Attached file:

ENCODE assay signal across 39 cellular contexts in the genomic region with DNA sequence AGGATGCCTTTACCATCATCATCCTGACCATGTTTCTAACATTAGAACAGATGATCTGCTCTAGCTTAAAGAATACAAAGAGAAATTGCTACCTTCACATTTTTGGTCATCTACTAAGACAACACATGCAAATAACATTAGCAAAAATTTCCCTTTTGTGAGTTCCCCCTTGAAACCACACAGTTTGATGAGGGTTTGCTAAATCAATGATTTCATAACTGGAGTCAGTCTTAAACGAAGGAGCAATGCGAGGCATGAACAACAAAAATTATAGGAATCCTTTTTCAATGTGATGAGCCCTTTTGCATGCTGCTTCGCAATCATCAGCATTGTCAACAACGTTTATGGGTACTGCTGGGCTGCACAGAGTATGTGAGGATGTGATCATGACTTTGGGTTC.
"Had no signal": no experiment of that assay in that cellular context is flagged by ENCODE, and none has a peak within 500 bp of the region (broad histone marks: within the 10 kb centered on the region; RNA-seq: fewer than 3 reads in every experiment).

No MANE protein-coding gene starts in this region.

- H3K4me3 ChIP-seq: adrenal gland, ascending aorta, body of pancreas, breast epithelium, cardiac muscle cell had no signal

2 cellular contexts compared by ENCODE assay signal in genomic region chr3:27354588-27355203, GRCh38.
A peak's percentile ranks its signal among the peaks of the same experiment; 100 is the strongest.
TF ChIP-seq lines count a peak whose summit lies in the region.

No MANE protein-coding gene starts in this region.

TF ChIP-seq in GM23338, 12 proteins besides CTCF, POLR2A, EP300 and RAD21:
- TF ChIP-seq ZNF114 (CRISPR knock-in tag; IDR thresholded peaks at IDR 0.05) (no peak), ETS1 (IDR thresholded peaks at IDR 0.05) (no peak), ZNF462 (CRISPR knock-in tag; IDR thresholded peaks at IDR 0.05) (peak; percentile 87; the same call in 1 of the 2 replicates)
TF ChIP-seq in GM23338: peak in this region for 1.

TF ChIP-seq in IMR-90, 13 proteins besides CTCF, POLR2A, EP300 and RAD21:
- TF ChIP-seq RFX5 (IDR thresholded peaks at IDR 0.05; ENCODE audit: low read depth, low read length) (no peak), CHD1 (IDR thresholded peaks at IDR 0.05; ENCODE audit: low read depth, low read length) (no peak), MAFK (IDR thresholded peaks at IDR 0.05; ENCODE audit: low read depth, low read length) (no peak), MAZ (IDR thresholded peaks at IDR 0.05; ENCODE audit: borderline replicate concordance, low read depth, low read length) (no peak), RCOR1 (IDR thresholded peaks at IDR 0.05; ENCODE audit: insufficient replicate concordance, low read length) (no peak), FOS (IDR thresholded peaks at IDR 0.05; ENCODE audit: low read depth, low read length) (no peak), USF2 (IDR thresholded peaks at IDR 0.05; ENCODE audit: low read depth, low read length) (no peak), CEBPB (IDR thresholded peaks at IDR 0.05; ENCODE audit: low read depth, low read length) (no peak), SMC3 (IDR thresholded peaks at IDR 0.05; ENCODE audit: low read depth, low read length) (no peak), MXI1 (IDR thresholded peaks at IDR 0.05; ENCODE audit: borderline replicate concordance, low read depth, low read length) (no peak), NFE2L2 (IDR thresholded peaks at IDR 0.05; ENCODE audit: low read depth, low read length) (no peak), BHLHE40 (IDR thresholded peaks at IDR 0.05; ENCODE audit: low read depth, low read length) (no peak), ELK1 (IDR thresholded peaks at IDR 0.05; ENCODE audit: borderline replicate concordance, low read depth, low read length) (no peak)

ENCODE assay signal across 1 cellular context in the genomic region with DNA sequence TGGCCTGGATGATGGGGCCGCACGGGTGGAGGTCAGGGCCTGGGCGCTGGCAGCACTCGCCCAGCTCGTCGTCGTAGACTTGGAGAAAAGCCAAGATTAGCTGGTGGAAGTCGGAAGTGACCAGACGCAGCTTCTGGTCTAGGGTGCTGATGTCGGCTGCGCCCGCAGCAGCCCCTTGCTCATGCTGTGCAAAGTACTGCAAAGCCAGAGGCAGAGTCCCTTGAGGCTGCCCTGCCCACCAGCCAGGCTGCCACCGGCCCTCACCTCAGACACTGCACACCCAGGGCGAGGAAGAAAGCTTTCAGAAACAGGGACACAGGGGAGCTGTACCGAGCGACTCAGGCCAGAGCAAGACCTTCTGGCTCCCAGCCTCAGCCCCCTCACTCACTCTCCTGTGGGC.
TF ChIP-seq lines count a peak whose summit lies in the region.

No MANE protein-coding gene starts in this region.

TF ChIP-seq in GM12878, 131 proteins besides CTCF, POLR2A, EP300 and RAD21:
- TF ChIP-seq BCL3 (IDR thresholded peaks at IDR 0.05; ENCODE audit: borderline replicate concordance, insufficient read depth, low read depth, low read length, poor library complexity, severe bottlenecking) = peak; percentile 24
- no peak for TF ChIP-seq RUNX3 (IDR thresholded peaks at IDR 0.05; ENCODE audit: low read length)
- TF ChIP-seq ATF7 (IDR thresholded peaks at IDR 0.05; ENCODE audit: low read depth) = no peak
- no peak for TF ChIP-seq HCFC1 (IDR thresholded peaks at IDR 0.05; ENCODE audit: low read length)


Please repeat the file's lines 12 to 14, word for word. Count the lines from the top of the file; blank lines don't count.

TF ChIP-seq in IMR-90, 13 proteins besides CTCF, POLR2A, EP300 and RAD21:
- TF ChIP-seq RFX5 (IDR thresholded peaks at IDR 0.05; ENCODE audit: low read depth, low read length) (no peak), CHD1 (IDR thresholded peaks at IDR 0.05; ENCODE audit: low read depth, low read length) (no peak), MAFK (IDR thresholded peaks at IDR 0.05; ENCODE audit: low read depth, low read length) (no peak), MAZ (IDR thresholded peaks at IDR 0.05; ENCODE audit: borderline replicate concordance, low read depth, low read length) (no peak), RCOR1 (IDR thresholded peaks at IDR 0.05; ENCODE audit: insufficient replicate concordance, low read length) (no peak), FOS (IDR thresholded peaks at IDR 0.05; ENCODE audit: low read depth, low read length) (no peak), USF2 (IDR thresholded peaks at IDR 0.05; ENCODE audit: low read depth, low read length) (no peak), CEBPB (IDR thresholded peaks at IDR 0.05; ENCODE audit: low read depth, low read length) (no peak), SMC3 (IDR thresholded peaks at IDR 0.05; ENCODE audit: low read depth, low read length) (no peak), MXI1 (IDR thresholded peaks at IDR 0.05; ENCODE audit: borderline replicate concordance, low read depth, low read length) (no peak), NFE2L2 (IDR thresholded peaks at IDR 0.05; ENCODE audit: low read depth, low read length) (no peak), BHLHE40 (IDR thresholded peaks at IDR 0.05; ENCODE audit: low read depth, low read length) (no peak), ELK1 (IDR thresholded peaks at IDR 0.05; ENCODE audit: borderline replicate concordance, low read depth, low read length) (no peak)

ENCODE assay signal across 1 cellular context in the genomic region with DNA sequence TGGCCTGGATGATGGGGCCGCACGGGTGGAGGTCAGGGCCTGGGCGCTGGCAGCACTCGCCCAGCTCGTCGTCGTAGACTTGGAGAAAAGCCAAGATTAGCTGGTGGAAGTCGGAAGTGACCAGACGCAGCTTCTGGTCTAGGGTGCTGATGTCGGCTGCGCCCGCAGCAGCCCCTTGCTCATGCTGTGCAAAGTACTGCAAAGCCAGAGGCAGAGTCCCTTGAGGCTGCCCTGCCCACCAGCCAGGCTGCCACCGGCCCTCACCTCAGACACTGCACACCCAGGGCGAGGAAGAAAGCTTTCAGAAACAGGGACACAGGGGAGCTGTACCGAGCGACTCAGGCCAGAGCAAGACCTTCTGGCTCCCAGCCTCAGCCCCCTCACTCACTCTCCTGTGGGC.